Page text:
The Benefits of Voice Therapy

About Dr. Reena Gupta

Dr. Reena Gupta is the Director of the Division of Voice and Laryngology at OHNI. Dr. Gupta has devoted her practice to the care of patients with voice problems. She is board certified in otolaryngology and laryngology and fellowship trained in laryngology, specializing in the care of the professional voice.

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Figure 1: Stroboscopy image of healthy vocal folds.

A good voice comes from two major components: healthy vocal folds and proper voice use.  It is not uncommon for a singer or professional voice user to have vocal complaints but have normal appearing vocal folds.  In these instances, vocal technique is often the source of the problem.  Voice therapy is geared towards this part of the problem.

This applies to the speaking and singing voice. Because we use the same instrument to speak and to sing, either task can injure the voice and make the other task more difficult. Often singers are excellent technicians with their singing voice but speak incorrectly, thereby setting themselves up to sing with a tired and misused instrument.

What is voice therapy?

Voice therapy is the practice of treating the voice non-surgically by emphasizing healthy voice use. It is essentially physical therapy for the voice and is a highly effective method to reduce the need for surgery. Therapy is also a critical component in optimizing surgical outcome by minimizing vocal strain. However, voice therapy is only as effective as the skill of the therapist.

Voice therapy uses highly individualized exercises and techniques to:

  • Optimize the voice
  • Assist in pre-operative and post-operative voice use
  • Eliminate harmful vocal use habits
  • Strengthen and coordinate the vocal folds
  • Educate about healthy voice use
  • Adjust behaviors or lifestyles that caused the voice injury

Who should have voice therapy?

Almost anyone who relies on their voice for their living can benefit from voice therapy.  Even without a distinct disease or injury, most people do not use their voices optimally to minimize fatigue and maximize comfort.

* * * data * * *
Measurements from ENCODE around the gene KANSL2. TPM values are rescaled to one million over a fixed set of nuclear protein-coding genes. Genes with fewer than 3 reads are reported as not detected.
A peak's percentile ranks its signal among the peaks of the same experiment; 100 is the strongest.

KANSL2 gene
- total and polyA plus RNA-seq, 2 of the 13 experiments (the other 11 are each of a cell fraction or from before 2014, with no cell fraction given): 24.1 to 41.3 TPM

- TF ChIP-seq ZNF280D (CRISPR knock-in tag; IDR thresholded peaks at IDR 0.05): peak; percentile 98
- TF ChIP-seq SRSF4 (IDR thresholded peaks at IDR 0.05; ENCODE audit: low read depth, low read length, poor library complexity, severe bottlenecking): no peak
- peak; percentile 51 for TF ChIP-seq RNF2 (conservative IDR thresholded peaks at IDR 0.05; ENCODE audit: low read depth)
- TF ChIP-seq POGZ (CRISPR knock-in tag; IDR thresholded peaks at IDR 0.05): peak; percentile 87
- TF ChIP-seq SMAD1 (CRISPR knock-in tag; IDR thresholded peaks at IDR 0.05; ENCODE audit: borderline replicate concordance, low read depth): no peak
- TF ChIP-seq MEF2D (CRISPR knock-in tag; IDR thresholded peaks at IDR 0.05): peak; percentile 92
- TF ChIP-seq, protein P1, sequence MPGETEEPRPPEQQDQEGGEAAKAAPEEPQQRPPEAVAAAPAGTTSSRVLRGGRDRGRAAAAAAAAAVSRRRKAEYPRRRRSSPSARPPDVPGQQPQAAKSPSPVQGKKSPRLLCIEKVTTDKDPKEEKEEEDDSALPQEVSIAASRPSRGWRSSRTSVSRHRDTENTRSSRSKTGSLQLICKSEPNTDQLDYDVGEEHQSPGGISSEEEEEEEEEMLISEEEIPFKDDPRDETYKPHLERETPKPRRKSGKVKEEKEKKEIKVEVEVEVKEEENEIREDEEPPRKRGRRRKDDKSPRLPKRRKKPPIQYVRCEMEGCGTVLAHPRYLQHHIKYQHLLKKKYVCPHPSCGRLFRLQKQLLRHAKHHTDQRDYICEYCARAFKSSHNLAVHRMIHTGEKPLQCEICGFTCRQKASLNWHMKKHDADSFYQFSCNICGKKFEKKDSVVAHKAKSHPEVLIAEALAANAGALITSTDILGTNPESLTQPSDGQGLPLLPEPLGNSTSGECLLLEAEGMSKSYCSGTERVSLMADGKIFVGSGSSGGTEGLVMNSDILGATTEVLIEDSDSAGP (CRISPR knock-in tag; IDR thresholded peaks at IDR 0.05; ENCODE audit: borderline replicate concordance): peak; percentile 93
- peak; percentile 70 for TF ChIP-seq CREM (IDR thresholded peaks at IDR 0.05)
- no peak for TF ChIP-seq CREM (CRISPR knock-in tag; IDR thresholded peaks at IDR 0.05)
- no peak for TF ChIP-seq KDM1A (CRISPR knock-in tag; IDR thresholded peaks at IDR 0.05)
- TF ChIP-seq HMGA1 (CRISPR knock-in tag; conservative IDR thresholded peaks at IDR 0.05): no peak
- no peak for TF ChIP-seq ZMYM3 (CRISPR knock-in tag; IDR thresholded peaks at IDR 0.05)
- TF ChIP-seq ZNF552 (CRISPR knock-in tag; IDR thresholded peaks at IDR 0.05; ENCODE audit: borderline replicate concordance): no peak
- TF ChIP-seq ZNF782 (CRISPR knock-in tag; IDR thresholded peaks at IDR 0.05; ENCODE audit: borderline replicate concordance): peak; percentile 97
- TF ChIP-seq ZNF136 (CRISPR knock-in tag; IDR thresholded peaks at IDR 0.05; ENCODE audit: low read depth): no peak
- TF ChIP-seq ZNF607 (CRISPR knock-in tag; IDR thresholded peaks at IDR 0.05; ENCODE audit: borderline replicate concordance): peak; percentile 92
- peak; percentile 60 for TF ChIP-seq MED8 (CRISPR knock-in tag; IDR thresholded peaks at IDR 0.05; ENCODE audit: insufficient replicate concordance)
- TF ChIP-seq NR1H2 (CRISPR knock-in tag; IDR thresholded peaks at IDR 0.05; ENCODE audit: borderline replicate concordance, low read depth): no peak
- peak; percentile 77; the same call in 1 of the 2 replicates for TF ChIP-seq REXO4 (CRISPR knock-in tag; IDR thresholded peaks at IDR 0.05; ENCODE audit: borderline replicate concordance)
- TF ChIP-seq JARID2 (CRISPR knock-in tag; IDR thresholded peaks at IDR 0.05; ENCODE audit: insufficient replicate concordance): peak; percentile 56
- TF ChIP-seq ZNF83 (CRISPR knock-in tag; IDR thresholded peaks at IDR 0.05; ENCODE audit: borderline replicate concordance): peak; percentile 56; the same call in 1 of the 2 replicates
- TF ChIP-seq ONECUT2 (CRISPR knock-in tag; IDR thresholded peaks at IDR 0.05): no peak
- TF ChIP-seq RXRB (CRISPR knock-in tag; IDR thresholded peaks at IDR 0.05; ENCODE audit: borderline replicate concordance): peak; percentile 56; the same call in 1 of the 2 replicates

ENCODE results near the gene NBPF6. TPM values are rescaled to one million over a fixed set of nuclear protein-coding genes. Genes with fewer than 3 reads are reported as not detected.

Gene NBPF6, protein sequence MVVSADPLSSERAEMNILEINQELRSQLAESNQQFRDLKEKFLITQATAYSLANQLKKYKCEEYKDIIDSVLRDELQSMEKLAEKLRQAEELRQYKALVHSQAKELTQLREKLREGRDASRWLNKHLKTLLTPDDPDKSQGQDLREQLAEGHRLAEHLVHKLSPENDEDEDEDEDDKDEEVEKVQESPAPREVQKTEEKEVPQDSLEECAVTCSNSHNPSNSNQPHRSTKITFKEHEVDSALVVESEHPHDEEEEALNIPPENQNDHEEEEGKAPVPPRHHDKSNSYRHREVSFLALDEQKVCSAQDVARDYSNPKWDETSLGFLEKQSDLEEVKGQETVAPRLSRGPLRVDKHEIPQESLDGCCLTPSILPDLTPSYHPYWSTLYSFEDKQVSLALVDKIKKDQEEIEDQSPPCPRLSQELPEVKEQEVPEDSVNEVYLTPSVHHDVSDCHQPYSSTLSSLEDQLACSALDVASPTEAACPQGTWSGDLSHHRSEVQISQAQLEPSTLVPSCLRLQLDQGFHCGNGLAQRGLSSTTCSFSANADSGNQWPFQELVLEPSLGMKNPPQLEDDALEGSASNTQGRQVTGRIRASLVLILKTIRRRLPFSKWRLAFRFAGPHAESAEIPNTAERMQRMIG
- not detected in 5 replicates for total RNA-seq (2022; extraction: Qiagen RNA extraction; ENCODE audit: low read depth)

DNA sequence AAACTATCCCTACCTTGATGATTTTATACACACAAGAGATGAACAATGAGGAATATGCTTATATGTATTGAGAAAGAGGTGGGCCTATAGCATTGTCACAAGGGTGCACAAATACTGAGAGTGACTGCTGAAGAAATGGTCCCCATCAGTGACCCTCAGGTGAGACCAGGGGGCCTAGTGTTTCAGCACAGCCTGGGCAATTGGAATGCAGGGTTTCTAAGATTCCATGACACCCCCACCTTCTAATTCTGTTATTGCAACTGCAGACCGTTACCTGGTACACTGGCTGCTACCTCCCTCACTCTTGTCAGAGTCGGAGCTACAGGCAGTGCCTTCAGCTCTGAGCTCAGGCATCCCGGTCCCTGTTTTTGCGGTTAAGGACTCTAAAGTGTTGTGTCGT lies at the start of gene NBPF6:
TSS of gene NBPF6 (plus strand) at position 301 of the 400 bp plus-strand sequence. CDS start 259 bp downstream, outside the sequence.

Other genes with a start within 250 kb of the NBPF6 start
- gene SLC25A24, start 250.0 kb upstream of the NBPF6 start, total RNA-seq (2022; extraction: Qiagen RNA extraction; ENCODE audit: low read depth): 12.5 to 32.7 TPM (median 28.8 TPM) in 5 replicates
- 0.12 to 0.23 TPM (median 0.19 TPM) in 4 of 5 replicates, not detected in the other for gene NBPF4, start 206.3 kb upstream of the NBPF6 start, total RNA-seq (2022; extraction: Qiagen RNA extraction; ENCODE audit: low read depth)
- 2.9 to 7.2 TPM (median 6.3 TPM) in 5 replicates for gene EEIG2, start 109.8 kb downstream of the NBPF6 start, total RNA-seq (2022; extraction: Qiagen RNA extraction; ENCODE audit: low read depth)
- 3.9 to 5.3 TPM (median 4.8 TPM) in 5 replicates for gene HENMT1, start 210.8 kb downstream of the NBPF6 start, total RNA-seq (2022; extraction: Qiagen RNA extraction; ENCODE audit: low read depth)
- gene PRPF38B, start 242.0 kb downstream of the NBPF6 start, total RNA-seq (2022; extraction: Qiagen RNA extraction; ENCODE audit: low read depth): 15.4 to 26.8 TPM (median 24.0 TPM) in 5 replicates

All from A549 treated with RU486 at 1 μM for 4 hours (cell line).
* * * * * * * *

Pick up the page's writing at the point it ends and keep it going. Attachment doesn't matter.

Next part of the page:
Figure 2: Improper voice use can commonly lead to symptoms of a tired voice or even pain.
Figure 2: Improper voice use can commonly lead to symptoms of a tired voice or even pain.

Voice therapy is especially critical in the treatment of voice disorders. Commonly, vocal nodules can be completely eliminated with voice therapy alone. In more complex cases, such as vocal polyps or cysts, voice therapy may be insufficient. In these situations, vocal surgery may be necessary; however, surgery should never be the only treatment.  Concurrent voice therapy is critical to ensure an optimal outcome.

Who provides voice therapy?

Voice therapy is a highly-specialized form of general speech therapy, and is performed by a licensed and certified speech-language pathologist (SLP). Speech pathologists undergo specialized training to become voice therapists, ensuring they are skilled in helping the injured voice.

It is often very difficult to find a skilled voice therapist, as general speech therapists are permitted to do voice therapy. Often the only way to be sure the therapist is proficient in voice therapy techniques is to find one through a laryngologist or in a laryngologist’s office.

At Osborne Head and Neck Institute’s Division of Voice and Laryngology, healthy voice is emphasized. This means having detailed analysis with distal chip laryngoscopy and stroboscopy as well as complex voice analysis and voice therapy. If you have any questions as to whether or not you could benefit from voice therapy, please contact the Osborne Head and Neck Institute for a voice consultation.

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